Relatively rapid growth has occurred in the Austin area during the past two decades, making it one of the fastest growing cities in the U.S. This growth is attributable to its many natural, cultural and educational amenities. Areas in the western, southwestern, and northern portions of the metropolitan area have been undergoing particularly intense growth, with the accompanying pressures to develop infrastructure in response to that growth.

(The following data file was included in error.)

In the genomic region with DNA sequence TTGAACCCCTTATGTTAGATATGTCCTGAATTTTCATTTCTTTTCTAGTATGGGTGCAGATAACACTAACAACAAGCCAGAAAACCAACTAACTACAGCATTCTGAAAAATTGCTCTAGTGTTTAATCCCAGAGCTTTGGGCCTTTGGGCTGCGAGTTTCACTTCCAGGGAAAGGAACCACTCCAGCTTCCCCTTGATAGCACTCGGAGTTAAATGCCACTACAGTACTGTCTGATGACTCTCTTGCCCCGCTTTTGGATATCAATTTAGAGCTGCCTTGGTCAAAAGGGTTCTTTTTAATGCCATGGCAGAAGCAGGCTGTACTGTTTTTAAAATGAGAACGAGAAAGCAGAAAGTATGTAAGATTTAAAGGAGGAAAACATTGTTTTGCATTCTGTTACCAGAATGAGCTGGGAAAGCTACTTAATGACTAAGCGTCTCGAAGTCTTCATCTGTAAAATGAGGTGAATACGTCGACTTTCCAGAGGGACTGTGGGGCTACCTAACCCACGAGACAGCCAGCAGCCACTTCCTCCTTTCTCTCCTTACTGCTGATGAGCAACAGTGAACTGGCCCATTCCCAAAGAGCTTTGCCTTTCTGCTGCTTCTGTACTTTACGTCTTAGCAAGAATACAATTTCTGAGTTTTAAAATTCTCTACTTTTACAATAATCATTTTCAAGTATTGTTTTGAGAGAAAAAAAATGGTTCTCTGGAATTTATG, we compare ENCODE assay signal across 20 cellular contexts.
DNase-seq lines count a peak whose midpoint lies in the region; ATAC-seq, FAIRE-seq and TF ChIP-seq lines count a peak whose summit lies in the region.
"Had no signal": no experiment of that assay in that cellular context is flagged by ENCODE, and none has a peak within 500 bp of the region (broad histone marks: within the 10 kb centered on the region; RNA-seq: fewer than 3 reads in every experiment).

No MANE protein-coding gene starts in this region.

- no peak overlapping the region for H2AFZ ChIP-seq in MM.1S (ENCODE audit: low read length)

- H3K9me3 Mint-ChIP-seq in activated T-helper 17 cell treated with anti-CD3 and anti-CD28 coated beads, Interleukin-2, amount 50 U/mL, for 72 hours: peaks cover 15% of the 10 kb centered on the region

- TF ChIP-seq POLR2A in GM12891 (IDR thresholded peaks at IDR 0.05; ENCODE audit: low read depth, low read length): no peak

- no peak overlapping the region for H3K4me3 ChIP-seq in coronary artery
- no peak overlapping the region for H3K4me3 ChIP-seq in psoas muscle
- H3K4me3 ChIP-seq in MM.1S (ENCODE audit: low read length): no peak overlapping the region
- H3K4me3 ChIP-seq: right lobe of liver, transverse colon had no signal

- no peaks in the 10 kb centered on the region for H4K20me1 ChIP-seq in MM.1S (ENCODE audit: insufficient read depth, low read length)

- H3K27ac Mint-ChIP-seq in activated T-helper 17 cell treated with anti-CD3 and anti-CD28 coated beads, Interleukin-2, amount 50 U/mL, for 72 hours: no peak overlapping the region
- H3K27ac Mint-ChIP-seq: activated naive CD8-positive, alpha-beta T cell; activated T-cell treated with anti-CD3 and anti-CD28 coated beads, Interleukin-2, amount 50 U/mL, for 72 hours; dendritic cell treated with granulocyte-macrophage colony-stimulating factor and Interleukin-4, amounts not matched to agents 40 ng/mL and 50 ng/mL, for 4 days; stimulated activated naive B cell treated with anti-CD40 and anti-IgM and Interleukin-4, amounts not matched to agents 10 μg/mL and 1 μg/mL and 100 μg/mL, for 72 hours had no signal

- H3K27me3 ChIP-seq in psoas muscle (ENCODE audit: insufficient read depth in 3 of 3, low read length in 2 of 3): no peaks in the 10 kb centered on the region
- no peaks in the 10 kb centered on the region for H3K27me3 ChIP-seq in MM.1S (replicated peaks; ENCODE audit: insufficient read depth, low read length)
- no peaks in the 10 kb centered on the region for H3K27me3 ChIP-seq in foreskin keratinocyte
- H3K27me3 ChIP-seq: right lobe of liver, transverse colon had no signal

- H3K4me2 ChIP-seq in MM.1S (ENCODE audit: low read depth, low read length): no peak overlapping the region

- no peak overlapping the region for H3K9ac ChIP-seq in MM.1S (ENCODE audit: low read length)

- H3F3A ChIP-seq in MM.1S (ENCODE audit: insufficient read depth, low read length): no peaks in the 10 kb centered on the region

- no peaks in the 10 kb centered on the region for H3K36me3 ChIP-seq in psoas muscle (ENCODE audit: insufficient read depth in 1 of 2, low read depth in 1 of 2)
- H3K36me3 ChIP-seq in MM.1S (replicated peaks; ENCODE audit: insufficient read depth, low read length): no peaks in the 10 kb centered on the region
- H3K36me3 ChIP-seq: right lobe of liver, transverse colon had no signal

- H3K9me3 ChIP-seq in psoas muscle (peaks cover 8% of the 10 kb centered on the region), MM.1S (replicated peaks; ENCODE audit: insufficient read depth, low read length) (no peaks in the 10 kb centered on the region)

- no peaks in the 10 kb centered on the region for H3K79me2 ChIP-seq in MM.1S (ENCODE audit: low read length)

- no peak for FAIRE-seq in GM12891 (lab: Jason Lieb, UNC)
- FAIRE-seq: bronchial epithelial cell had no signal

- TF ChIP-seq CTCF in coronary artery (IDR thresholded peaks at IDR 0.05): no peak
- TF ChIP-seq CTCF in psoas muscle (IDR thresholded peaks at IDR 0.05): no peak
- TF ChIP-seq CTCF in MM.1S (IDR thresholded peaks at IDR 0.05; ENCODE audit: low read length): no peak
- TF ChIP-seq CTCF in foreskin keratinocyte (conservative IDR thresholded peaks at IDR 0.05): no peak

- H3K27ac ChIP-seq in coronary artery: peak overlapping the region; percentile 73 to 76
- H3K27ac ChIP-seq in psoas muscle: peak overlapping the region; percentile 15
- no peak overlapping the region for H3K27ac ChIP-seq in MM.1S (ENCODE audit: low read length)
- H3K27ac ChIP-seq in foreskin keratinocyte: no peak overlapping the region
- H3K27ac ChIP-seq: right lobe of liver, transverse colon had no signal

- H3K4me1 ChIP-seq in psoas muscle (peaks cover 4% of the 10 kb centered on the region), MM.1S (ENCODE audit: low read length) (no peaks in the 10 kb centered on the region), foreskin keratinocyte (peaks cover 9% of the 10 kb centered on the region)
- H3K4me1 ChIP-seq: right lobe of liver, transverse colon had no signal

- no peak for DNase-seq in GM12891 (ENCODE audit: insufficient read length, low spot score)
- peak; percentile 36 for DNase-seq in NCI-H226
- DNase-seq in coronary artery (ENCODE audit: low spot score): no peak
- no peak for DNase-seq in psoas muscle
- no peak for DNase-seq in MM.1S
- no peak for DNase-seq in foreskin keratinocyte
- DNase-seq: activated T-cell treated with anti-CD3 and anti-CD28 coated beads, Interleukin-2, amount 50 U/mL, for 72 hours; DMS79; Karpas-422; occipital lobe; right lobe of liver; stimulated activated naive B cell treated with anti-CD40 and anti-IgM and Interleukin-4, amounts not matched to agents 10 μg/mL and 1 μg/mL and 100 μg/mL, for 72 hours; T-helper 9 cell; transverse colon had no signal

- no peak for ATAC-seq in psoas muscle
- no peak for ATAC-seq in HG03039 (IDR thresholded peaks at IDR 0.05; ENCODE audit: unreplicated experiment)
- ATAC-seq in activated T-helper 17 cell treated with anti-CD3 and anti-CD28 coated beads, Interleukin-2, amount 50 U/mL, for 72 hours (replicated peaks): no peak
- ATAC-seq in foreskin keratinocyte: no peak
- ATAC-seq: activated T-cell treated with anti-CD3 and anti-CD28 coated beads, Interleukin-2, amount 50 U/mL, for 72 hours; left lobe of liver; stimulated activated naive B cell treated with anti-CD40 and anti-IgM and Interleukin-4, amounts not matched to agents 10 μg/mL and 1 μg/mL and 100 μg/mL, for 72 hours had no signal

The Austin metropolitan area is characterized by a very diverse set of geographic and environmental conditions. These include the Edwards Plateau, the Rolling Prairie. the Blackland Prairie, and the terraces and flood plains of the Colorado River and its tributaries. Each of these regions differs significantly from the others in topography, surface geology, soil types and characteristic vegetation. Much of the southwest portion of Travis County is located within the Edwards Aquifer recharge zone or in contributing zones such as the Barton Creek watershed. Barton Creek and other watersheds provide a significant portion of the recharge to the part of the Edwards Aquifer discharging to Barton Springs. A large number of homes to the west and southwest of Austin are currently served by individual on-site wastewater treatment systems. Density of development tends to be much lower overall in those portions of the City as compared with other parts of the Austin area due to a variety of factors, including certain environmental controls, real estate market preferences, preserved natural areas, and conditions that are difficult for construction. As limitations are placed on, or occur naturally for the density of development, the user costs for providing centralized collection and treatment tend to increase. Thus, the need to consider either individual or cluster-type on-site treatment and disposal systems becomes evident.